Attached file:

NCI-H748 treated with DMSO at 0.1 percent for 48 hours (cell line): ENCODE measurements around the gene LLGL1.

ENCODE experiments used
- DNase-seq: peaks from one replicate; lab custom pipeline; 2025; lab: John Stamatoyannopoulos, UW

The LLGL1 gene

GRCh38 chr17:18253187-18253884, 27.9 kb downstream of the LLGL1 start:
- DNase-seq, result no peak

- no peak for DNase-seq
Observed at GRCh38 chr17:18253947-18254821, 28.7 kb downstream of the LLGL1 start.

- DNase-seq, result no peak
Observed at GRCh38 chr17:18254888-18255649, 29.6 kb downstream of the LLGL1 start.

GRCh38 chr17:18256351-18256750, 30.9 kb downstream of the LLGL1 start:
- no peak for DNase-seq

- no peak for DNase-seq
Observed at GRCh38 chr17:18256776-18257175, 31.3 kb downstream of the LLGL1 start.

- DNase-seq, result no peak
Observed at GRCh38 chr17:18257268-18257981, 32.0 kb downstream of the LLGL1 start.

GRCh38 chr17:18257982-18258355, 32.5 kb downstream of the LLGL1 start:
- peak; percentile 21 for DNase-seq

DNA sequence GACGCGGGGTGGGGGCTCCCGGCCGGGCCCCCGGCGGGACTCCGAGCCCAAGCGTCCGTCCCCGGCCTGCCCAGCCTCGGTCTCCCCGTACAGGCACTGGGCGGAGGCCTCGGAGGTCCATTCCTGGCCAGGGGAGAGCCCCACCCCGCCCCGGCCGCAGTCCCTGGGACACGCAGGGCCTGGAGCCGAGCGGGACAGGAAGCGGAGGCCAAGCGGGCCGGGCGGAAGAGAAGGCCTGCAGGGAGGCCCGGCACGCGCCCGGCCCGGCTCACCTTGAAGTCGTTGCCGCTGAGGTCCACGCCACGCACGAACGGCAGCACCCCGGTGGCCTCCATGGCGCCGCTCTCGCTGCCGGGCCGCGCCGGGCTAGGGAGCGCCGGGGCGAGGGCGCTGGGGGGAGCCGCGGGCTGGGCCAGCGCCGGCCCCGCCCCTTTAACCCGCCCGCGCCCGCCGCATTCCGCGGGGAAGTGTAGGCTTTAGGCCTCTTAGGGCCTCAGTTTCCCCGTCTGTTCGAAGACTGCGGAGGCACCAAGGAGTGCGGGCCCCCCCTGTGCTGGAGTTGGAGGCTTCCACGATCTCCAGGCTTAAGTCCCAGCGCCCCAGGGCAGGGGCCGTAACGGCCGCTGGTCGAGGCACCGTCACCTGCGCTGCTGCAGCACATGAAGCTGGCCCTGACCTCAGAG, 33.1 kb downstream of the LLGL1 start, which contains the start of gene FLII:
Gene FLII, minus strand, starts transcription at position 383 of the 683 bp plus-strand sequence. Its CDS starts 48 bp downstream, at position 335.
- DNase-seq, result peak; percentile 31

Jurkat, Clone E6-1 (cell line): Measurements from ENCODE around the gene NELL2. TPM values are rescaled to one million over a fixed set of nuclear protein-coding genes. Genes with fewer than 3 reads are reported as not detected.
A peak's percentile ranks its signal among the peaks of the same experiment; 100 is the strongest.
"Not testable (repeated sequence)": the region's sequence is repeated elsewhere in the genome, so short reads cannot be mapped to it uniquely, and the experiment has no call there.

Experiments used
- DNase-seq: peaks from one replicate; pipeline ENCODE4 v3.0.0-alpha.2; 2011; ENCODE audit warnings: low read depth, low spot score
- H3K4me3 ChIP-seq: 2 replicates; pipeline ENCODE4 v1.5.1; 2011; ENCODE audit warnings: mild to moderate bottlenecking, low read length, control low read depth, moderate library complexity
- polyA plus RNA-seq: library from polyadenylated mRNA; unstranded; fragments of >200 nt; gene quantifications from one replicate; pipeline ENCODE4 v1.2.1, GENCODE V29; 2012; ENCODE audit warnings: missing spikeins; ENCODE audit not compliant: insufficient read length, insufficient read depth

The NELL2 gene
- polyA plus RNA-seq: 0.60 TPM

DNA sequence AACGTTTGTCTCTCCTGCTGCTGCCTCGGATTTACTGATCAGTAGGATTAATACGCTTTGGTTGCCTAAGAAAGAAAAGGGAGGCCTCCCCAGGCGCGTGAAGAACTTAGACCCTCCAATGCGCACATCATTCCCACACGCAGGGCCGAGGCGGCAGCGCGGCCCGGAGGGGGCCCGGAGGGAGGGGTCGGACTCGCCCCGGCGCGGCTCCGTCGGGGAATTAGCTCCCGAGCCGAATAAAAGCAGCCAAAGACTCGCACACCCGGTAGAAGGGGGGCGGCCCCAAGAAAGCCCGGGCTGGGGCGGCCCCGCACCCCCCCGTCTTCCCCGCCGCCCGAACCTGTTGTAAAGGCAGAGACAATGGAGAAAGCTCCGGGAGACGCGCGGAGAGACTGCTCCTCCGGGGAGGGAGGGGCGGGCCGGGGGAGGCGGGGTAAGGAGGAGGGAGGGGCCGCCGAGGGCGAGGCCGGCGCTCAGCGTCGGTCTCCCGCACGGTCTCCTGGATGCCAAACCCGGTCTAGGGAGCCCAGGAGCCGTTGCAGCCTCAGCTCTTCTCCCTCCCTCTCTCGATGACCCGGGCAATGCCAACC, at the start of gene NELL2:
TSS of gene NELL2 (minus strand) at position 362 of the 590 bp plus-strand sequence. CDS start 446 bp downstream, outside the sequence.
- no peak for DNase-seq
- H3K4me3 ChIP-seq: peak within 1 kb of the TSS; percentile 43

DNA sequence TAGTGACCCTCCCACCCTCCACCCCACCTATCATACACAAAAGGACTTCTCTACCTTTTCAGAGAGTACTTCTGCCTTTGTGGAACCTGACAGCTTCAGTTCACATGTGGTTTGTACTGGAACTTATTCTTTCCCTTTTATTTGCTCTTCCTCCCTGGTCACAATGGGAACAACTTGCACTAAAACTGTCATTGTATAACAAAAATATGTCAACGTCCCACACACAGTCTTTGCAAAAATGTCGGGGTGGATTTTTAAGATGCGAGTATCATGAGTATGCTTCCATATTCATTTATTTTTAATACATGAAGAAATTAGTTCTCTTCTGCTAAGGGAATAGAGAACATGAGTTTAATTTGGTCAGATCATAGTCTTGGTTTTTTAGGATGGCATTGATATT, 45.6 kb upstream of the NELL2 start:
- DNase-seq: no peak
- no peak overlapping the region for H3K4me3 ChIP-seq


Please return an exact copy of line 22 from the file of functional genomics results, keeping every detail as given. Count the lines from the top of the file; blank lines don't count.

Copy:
Jurkat, Clone E6-1 (cell line): Measurements from ENCODE around the gene NELL2. TPM values are rescaled to one million over a fixed set of nuclear protein-coding genes. Genes with fewer than 3 reads are reported as not detected.